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GA4 | tips & tricks

How to set up Google 'Connected' Sheets to access GA4 BigQuery export data without learning SQL

In this tutorial we will show how to set up the Connected Sheets feature in Google Sheets, so end users can interact with GA4 export data in BigQuery without the need to understand SQL.

For the average spreadsheet user, cutting off a leg might seem more appealing than plunging into the depths of Google Cloud. Enter Connected Sheets, a feature that enables you (and your colleagues) to interact with the GA4 export data in BigQuery, directly within Google Sheets.

Connected Sheets enables you to navigate large datasets (potentially millions or billions of rows), perform calculations using familiar spreadsheet functions, set up pivot tables, and visualize data through charts, all without the need for SQL expertise for the end user*.

*To set up a connection between Google Sheets and the GA4 export data in BigQuery, it is advisable to involve someone that is proficient in SQL.

In this tutorial we will show how to set up the Connected Sheets feature in Google Sheets, so end users can interact with GA4 export data in BigQuery without the need to understand SQL.

Exploration: create your first connection

Open a new Google Sheet. My favorite way of doing this is by typing in the browser's url bar. Provide a name for the spreadsheet.

Then click Data, Data connectors and Connect to BigQuery.

Click Get connected and pick a billing project and the data set for your GA4 export data (starting with analytics_).

Select a recent table (you might have to scroll down to the bottom of the list). Click Connect and you should see a success message.

Click Get started. What you are seeing now is a preview of GA4 events schema. Obviously, these results don't make sense in a spreadsheet environment. Not only because the raw event data is stored in nested and repeated fields (e.g. event parameters), but every interaction in Sheets would also trigger a query against the raw event data, which can be very costly if you have a lot of traffic on your website.

You can see this by clicking on Connection settings and then Edit (next to Review project selection). You will see the connection options again, where you can select Write custom query. This reveals what happens behind the scenes: it was just a select * request to the selected schema in BigQuery.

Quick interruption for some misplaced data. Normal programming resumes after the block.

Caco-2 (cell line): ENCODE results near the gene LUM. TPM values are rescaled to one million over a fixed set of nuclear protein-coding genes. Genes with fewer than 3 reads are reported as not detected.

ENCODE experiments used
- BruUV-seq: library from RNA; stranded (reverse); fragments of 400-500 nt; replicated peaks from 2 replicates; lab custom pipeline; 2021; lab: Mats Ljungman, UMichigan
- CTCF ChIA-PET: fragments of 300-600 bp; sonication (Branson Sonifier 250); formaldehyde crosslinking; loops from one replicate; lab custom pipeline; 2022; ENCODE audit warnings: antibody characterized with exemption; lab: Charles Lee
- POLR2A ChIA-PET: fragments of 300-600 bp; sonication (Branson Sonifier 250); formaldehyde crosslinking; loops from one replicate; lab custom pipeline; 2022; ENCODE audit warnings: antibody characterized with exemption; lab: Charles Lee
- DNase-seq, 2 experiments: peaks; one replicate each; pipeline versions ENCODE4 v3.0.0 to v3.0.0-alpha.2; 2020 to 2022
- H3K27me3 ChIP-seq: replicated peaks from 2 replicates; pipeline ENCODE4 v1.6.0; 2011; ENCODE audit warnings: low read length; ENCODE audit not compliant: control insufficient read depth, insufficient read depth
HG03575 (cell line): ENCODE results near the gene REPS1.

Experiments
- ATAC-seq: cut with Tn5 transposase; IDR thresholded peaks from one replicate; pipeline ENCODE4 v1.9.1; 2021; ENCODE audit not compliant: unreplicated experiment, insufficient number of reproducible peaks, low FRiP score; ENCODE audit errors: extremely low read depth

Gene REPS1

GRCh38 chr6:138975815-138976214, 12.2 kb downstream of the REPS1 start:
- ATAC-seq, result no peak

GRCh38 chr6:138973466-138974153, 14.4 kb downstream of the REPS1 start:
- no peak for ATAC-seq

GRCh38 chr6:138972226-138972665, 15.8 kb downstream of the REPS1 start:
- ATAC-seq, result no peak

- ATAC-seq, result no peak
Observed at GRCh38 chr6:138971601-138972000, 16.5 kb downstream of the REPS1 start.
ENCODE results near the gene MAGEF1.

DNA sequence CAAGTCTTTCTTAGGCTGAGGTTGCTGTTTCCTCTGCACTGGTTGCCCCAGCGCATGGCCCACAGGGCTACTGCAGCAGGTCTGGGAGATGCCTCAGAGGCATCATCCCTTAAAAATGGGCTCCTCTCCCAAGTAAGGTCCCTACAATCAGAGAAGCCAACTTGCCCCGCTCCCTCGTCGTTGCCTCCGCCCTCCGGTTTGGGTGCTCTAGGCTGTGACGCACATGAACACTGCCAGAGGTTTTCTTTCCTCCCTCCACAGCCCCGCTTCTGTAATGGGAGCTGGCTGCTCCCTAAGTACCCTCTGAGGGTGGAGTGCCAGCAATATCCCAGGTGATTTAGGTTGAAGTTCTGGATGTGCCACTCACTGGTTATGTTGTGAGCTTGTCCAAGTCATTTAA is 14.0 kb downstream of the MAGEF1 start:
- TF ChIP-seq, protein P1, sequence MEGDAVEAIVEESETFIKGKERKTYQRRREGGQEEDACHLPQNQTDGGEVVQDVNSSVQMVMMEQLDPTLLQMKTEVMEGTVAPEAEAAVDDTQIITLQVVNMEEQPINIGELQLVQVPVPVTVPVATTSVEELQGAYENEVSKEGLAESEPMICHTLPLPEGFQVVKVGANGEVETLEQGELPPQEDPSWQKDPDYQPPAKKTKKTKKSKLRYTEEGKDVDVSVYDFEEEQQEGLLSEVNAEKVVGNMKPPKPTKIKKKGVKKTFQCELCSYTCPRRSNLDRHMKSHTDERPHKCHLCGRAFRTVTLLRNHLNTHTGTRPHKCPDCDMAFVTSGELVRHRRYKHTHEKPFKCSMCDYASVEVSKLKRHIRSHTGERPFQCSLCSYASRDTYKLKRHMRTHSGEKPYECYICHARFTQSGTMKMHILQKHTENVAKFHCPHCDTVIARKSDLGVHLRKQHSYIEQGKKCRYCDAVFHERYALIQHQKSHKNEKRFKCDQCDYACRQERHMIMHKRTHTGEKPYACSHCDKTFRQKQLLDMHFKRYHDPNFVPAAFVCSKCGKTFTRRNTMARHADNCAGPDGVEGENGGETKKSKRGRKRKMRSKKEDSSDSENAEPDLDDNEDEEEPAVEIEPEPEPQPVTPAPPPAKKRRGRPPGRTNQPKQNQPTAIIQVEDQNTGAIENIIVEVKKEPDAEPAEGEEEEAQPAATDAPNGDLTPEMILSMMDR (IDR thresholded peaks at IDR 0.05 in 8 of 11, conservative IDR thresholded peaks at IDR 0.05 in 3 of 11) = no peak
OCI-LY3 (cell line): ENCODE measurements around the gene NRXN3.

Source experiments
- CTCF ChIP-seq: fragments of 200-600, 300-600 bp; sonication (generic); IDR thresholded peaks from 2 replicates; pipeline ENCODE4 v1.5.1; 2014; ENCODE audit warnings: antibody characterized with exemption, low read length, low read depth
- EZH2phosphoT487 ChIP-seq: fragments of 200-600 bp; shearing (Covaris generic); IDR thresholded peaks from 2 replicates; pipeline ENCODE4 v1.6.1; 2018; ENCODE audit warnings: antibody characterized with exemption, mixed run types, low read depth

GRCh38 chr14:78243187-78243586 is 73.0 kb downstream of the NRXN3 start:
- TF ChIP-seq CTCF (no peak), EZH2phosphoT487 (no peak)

If we go back and perform a calculation based on the preview, like a countunique() on the event_name column, we will get the result in cell A1.

Let's switch to the BigQuery editor to see what happened there. Select Project history in the bottom bar. You'll see some activity initiated by the sheets_dataconnector. This is the confirmation that every change in our spreadsheet triggers a (potentially costly) new query in BigQuery.

If this is not the way to go, what strategies could we use to prepare tables in BigQuery that can be used for self service in Google Sheets?

Preparation strategies

The preferred way of working would be to connect Google Sheets to a table in BigQuery that is already prepared and optimized for this particular use case, so there is no SQL knowledge needed for the end user.

The most important requirement is to 'flatten' the GA4 export event data, so it will no longer contain nested and repeated fields. This can be done in multiple ways (depending on the use case):

To refresh the data on a set interval, you can make use of scheduled queries in BigQuery, so the tables that are to be consumed by Google Sheets are always up to date.

As an example I prepared a sessionized table in BigQuery and created a new connection.

This data set contains 242k rows and 30 columns, but in reality Google Sheets only previews 500 rows (and 30 columns). It is possible to create an extract, so Sheets will pull in up to 50k rows, but in most cases this will only decrease the performance of your Sheet when applying functions.

Click Refresh options to see the amount of data that was processed (in total) in BigQuery, per interaction you had with the data. If you click on one of the interactions, it will refresh the query and you will see the individual amount of data needed to perform the action.

In this example our strategy definitely works, as the amount of data that was processed to perform the action (8MB) is very modest, compared to the amount that would be needed when querying the raw data.

If the data should be updated automatically, especially important when charts need to reflect the latest data, you can set up a scheduled refresh.

Set up a custom query

If - for some reason - preparing a flat table in BigQuery is not an option, then you can also use the custom query function in Connected Sheets to set up a connection.

But beware, you should only do this for a use case where you just need to pull in some data once or twice and don't need to wrangle the data too much.

If we use the same (relatively complex) query as in the sessionized event data example above, we will get the same result when it comes to the data. But every interaction in Google Sheets will trigger a query (> 1GB) that could potentially ruin your Google Cloud bill at the end of the month.

Additional sources

Now it's your turn!

I hope you've enjoyed this tutorial and feel a bit more confident to utilise your own Google Analytics data in BigQuery. Drop a line in the comments if you have any questions, feedback or suggestions related to this article.